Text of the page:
An Indian official announced on Wednesday that the first phase of the Ram Temple project in the northern Indian town of Ayodhya will be completed in December and that it will be accessible to pilgrims in January.
Hindus and Muslims have been embroiled in a bitter conflict about the location of the temple for a long time.
Prior to the Muslim Mughals' building of the Babri mosque in 1528, Hindus regarded the location as the birthplace of Lord Ram and considered it sacred. A Hindu mob demolished the mosque in 1992, sparking extensive riots across India that claimed the lives of almost 2,000 people—mostly Muslims.
The property was granted to Hindus by India's Supreme Court in 2019, opening the way for the construction of a Hindu temple, a project that Prime Minister Narendra Modi's ruling Hindu-nationalist party has long backed.
According to Nripendra Misra, the head of the construction committee for the Shri Ramjanmabhoomi Temple, Modi has been asked to participate in the inauguration ceremony's prayers.
"The ground floor (of the temple) will be completed in December 2023, and once it is finished and the Lord has moved to the sanctum sanctorum, we have to permit devotees to come and pray," Misra added.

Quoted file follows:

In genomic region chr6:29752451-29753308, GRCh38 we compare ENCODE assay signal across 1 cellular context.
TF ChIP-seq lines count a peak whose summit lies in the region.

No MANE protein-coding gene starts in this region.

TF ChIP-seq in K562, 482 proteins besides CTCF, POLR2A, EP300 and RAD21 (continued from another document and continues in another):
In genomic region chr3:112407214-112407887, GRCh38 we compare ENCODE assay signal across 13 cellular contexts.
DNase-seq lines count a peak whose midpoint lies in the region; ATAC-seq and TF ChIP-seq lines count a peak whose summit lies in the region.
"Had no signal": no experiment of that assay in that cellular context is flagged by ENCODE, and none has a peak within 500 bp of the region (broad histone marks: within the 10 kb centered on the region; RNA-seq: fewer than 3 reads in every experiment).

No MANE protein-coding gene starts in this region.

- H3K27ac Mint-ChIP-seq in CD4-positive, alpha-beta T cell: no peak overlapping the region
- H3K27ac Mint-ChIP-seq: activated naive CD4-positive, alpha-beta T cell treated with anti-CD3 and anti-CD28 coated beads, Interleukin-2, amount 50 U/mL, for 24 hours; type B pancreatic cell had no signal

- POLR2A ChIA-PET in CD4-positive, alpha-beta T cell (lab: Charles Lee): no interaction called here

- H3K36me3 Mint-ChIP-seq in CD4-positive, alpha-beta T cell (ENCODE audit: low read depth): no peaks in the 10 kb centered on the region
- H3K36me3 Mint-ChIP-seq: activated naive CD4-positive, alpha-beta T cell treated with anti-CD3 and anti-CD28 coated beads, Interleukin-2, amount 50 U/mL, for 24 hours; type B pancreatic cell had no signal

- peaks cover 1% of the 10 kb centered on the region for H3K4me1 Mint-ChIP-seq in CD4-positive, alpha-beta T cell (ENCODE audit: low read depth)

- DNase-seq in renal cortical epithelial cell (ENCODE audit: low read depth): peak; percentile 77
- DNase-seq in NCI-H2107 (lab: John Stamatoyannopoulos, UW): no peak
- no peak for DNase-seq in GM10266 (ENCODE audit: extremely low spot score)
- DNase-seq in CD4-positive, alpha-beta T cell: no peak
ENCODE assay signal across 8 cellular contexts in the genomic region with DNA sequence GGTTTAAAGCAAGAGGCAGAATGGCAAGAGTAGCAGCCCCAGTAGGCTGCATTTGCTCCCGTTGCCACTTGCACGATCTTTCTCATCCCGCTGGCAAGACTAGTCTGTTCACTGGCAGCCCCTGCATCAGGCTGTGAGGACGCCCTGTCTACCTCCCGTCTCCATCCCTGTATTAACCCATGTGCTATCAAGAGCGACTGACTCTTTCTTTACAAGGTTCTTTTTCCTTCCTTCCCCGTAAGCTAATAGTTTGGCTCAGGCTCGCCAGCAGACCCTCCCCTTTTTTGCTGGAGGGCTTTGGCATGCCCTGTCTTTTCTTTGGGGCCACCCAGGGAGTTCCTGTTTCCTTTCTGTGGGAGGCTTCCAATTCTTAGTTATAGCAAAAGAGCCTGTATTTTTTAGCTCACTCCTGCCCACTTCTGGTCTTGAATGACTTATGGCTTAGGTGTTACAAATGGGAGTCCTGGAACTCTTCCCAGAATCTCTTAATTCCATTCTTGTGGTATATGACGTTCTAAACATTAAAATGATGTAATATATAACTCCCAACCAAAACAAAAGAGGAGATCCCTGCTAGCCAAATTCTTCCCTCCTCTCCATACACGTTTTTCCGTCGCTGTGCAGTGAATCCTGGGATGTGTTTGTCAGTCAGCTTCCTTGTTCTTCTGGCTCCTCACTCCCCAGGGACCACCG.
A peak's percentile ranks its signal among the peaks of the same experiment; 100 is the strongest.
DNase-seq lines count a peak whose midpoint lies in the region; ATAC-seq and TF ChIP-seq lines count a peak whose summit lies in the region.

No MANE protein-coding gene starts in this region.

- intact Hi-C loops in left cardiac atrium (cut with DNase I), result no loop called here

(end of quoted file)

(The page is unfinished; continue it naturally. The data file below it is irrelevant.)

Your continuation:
In late 1992, a Hindu mob demolished the centuries-old Babri mosque in the revered Indian city of Ayodhya, setting off violent religious riots that claimed almost 2,000 lives across the country.
Negotiations between the Muslim group All India Babri Masjid Action Committee and the Hindu nationalist movement Vishva Hindu Parishad (VHP) to settle the conflict were fruitless.
The Ram temple construction movement then gained momentum in 1991 after the Hindu nationalist Bharatiya Janata Party (BJP), led by current Indian Prime Minister Narendra Modi, won the state of Uttar Pradesh.
In an effort to prevent Hindu volunteers from encroaching on the mosque, the state government began purchasing land next to the contentious edifice. A state court, however, denied the plan.
A group of Hindus who had assembled for a demonstration close by on December 6, 1992, scaled the mosque and began smashing the domes with axes and hammers. The entire building was quickly leveled to the ground.
Shankar Dayal Sharma, the president of India at the time, dissolved the state assembly and took over all of the responsibilities of the Uttar Pradesh administration. Through an executive order issued in 1993, the federal government purchased all of the disputed land, bringing the total acreage to 67.7 acres.
The major area where the mosque originally stood shall be divided into three sections, one for Muslims and two for Hindus, as the Allahabad High Court ordered in September 2010.
The court acknowledged the challenge of deciding on such a delicate subject in its order.